• Martinez-Outschoorn U.E.
      • Prisco M.
      • Ertel A.
      • et al.
      Ketones and lactate increase cancer cell “stemness,” driving recurrence, metastasis and poor clinical outcome in breast cancer: achieving personalized medicine via metabolo-genomics.
      ]. Since LDH is present in lung tissue (isozyme 3), patients with severe COVID-19 infections can be expected to release greater amounts of LDH in the circulation, as a severe form of interstitial pneumonia, often evolving into acute respiratory distress syndrome, is the hallmark of the disease. However, the contribution of the different LDH isoenzymes to the LDH elevation observed in COVID-19 has not been determined. Additionally, LDH levels are elevated in thrombotic microangiopathy, which is associated with renal failure and myocardial injury [
      • Kaplan B.
      • Meier-Kriesche H.U.
      Death after graft loss: an important late study endpoint in kidney transplantation.
      ,
      • Patschan D.
      • Witzke O.
      • Duhrsen U.
      • Erbel R.
      • Philipp T.
      • Herget-Rosenthal S.
      Acute myocardial infarction in thrombotic microangiopathies — clinical characteristics, risk factors and outcome.
      ,
      • Zhang T.
      • Chen H.
      • Liang S.
      • et al.
      A non-invasive laboratory panel as a diagnostic and prognostic biomarker for thrombotic microangiopathy: development and application in a Chinese cohort study.
      ]. Elevated d-dimer levels and thrombocytopenia in patients with severe COVID-19 have also been reported, which suggests a hypercoagulable state may be contributing to severity of illness and mortality [
      • Lippi G.
      • Favaloro E.J.
      D-dimer is associated with severity of coronavirus disease 2019: a pooled analysis.
      ,
      • Lippi G.
      • Plebani M.
      • Henry B.M.
      Thrombocytopenia is associated with severe coronavirus disease 2019 (COVID-19) infections: a meta-analysis.
      ].
      Multiple studies have found LDH to be a predictor of worse outcomes in hospitalized patients [
      • Chen C.Y.
      • Lee C.H.
      • Liu C.Y.
      • Wang J.H.
      • Wang L.M.
      • Perng R.P.
      Clinical features and outcomes of severe acute respiratory syndrome and predictive factors for acute respiratory distress syndrome.
      ,
      • Erez A.
      • Shental O.
      • Tchebiner J.Z.
      • et al.
      Diagnostic and prognostic value of very high serum lactate dehydrogenase in admitted medical patients.
      ]. Many of the prognosticators and therapies currently being studied for COVID-19 are based on experience with the previous coronavirus outbreak, Severe Acute Respiratory Syndrome (SARS), or with other viral respiratory infections. LDH levels were also found to be elevated in patients with Middle East Respiratory Syndrome (MERS) [
      • Assiri A.
      • Al-Tawfiq J.A.
      • Al-Rabeeah A.A.
      • et al.
      Epidemiological, demographic, and clinical characteristics of 47 cases of Middle East respiratory syndrome coronavirus disease from Saudi Arabia: a descriptive study.
      ]. Elevated LDH levels seem to reflect that the multiple organ injury and failure may play a more prominent role in this pathology in influencing the clinical outcomes in patients with COVID-19.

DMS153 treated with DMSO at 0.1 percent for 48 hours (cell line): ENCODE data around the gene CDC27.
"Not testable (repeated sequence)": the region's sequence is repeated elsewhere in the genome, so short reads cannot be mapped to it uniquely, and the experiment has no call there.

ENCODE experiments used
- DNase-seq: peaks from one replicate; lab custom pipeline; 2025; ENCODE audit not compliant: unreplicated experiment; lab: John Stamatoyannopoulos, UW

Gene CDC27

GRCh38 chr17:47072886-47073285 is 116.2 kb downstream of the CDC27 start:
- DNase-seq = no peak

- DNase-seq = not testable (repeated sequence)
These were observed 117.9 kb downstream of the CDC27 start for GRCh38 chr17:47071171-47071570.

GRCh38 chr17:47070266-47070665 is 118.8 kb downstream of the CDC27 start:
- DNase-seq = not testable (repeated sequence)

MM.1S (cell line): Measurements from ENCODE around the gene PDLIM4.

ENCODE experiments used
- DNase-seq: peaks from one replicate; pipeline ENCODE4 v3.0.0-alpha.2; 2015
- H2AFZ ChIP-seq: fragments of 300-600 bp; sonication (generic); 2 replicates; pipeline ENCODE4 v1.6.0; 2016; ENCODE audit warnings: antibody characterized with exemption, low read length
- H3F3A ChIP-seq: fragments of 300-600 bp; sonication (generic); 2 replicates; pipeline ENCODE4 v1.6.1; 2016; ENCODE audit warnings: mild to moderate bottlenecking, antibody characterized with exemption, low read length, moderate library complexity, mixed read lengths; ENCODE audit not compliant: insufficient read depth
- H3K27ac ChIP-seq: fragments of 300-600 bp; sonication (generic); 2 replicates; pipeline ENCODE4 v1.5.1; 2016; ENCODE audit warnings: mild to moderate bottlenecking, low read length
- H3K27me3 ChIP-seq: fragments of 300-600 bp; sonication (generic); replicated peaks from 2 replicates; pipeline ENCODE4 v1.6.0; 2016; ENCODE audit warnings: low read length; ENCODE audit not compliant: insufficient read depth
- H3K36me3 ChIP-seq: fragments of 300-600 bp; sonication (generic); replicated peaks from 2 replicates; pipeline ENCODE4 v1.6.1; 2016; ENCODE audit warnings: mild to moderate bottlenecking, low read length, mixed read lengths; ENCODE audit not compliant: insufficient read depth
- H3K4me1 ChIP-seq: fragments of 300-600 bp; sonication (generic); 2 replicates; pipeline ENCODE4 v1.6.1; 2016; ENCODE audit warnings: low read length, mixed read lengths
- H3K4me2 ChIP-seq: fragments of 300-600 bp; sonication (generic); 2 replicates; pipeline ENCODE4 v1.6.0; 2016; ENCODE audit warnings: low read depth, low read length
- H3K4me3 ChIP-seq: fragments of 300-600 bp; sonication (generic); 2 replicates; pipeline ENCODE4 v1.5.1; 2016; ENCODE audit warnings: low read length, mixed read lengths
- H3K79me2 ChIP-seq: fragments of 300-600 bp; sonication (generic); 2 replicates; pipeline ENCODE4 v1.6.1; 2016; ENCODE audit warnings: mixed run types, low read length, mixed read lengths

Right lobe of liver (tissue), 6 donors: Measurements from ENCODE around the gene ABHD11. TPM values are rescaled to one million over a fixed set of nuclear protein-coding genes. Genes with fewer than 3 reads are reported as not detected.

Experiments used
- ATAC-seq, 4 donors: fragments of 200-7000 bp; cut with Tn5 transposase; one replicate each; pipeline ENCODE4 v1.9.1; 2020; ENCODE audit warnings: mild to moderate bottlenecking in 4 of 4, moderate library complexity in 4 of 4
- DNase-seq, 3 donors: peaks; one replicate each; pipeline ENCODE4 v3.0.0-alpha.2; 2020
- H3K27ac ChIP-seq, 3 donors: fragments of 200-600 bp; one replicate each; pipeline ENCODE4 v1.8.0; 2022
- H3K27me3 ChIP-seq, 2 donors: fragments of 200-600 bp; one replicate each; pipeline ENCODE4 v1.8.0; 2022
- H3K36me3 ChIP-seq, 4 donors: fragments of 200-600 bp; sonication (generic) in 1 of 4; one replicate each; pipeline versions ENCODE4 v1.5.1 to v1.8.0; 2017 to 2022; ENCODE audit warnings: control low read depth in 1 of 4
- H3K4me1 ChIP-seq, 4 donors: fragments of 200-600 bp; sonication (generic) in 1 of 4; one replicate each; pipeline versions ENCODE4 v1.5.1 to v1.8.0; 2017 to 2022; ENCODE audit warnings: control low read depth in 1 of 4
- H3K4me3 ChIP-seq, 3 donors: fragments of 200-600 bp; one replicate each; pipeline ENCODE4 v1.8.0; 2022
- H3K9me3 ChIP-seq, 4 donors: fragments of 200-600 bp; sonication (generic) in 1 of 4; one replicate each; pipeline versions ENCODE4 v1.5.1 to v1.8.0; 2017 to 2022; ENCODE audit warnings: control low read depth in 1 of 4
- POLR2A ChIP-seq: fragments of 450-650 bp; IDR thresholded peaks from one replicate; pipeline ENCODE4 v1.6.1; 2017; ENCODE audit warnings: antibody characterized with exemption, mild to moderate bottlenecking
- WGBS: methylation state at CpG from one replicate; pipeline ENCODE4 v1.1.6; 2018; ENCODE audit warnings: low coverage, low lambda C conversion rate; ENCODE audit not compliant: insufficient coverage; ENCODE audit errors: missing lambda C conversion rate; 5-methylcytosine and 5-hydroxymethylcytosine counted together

Our study has some limitations, such as the small number of studies with limited sample sizes. There was heterogeneity in the LDH data, likely due to the poor standardization of analytical methods and poor description in “Material and Methods” section of the analytical performances, including different methods of measurement. To account for heterogeneity amongst studies, we performed sensitivity analysis. We also performed funnel plot analysis to assess for publication bias. Finally, all the studies were from China and hence the findings may not be applicable to other populations. Larger studies from other countries are needed to confirm our findings. In the meantime, we suggest that LDH level may be used as an important tool in determining prognosis in patients with COVID-19. Since LDH measurement is based on a colorimetric method, quick processing of multiple samples can be done using computer automation which may help in quick triage of COVID-19 patients [
      • Kjeld M.
      An automated colorimetric method for the estimation of lactate dehydrogenase activity in serum.
      ].

      5. Conclusion

      In our pooled analysis, elevated LDH values were associated with 6-fold increased odds of severe COVID-19 disease. More importantly, elevated LDH was associated with a >16-fold increase in odds of mortality. As such, patients' LDH should be closely monitored for any of signs of disease progression or decompensation. Since the LDH levels used in the study were at admission or earliest time during hospitalization, admission LDH levels could be considered for inclusion in future risk stratification models for COVID-19 severity and mortality. Larger studies are needed to confirm these findings.
      The following is the supplementary data related to this article.

      CRediT authorship contribution statement

      Brandon Michael Henry: Conceptualization, Methodology, Investigation, Writing - review & editing, Supervision. Gaurav Aggarwal: Writing - original draft, Investigation, Data curation. Johnny Wong: Methodology, Software. Stefanie Benoit: Conceptualization, Writing - review & editing. Jens Vikse: Conceptualization, Writing - review & editing. Mario Plebani: Conceptualization, Writing - review & editing. Giuseppe Lippi: Conceptualization, Writing - review & editing.

      Acknowledgement

      None.

      Funding

      None.

      Disclosure

      None.